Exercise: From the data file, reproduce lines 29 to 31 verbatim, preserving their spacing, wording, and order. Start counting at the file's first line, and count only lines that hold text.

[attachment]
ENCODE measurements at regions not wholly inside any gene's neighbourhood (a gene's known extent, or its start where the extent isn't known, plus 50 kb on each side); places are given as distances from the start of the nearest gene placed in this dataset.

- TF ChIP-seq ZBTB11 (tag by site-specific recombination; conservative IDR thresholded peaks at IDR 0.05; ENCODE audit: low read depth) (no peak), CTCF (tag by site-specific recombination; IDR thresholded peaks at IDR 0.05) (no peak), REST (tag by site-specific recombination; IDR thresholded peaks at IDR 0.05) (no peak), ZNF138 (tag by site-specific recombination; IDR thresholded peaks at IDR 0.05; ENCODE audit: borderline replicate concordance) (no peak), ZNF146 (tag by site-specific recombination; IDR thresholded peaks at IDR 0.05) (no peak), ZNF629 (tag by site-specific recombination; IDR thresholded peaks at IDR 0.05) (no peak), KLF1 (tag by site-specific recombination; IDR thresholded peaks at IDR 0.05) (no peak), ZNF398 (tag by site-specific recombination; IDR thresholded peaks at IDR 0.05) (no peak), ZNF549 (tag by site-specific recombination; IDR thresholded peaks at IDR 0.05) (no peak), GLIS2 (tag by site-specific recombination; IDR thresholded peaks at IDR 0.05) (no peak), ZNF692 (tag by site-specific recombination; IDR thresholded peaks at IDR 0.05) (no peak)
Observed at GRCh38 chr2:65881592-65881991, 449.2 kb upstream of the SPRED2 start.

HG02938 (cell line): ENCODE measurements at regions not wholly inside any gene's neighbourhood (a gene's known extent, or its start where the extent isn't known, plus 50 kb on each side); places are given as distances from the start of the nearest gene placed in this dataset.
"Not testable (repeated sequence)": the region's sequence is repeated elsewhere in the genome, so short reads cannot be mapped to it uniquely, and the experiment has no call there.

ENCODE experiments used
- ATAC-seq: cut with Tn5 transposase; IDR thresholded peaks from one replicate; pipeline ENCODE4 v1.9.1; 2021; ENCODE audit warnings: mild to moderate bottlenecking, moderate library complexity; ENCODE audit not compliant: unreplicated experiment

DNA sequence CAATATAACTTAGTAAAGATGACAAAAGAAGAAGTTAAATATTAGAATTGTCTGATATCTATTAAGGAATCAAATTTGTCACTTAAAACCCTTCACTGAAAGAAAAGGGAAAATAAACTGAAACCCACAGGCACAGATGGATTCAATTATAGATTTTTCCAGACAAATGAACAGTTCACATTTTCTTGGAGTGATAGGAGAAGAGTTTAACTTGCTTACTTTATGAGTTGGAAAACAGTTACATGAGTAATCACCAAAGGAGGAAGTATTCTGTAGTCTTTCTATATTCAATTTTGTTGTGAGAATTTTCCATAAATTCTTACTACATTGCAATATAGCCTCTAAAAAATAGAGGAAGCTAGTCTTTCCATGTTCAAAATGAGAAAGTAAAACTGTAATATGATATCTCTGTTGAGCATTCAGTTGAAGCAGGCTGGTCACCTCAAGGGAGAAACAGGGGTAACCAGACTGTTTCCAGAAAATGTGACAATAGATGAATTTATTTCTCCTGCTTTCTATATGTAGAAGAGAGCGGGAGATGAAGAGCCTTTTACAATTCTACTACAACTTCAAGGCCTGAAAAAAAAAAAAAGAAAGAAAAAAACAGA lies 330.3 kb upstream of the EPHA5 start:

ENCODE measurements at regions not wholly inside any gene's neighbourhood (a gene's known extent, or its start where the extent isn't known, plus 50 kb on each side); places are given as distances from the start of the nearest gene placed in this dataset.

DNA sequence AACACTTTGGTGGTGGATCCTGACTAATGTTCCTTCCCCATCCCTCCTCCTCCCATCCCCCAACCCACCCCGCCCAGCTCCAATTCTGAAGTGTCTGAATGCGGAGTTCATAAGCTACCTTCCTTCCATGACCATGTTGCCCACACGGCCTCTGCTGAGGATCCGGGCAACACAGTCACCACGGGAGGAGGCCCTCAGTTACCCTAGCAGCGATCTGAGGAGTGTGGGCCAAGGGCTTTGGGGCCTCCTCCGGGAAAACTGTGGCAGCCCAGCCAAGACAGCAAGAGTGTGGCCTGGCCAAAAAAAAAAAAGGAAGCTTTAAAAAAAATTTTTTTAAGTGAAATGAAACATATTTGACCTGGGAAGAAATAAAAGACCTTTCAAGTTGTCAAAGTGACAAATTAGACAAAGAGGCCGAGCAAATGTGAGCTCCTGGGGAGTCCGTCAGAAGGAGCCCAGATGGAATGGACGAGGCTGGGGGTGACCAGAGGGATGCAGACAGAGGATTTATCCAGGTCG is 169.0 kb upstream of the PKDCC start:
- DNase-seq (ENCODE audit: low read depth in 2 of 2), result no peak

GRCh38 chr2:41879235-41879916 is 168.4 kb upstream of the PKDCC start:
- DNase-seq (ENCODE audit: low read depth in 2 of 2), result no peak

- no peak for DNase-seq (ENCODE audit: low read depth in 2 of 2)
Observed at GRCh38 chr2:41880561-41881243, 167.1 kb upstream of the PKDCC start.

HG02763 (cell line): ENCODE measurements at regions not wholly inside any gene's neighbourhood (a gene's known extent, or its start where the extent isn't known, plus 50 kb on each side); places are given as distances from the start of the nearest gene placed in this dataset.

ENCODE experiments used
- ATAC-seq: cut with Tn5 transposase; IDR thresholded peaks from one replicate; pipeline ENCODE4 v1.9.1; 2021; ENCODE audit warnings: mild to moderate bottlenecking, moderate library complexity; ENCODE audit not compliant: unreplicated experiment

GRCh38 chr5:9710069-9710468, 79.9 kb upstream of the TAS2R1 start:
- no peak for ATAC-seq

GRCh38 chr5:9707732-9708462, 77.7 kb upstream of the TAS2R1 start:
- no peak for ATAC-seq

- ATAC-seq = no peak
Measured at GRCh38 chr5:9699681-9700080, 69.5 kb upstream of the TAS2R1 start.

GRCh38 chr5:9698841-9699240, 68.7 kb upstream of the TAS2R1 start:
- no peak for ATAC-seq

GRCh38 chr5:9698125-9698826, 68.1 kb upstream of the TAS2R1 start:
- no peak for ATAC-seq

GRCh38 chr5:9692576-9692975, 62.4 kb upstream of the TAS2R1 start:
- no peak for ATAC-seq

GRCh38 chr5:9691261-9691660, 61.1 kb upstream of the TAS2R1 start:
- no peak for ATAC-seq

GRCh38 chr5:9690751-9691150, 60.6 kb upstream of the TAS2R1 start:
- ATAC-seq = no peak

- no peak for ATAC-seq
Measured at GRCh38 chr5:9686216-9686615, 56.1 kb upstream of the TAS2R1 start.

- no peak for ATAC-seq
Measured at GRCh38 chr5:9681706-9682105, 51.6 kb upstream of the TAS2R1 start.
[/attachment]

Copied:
GRCh38 chr5:9692576-9692975, 62.4 kb upstream of the TAS2R1 start:
- no peak for ATAC-seq

GRCh38 chr5:9691261-9691660, 61.1 kb upstream of the TAS2R1 start: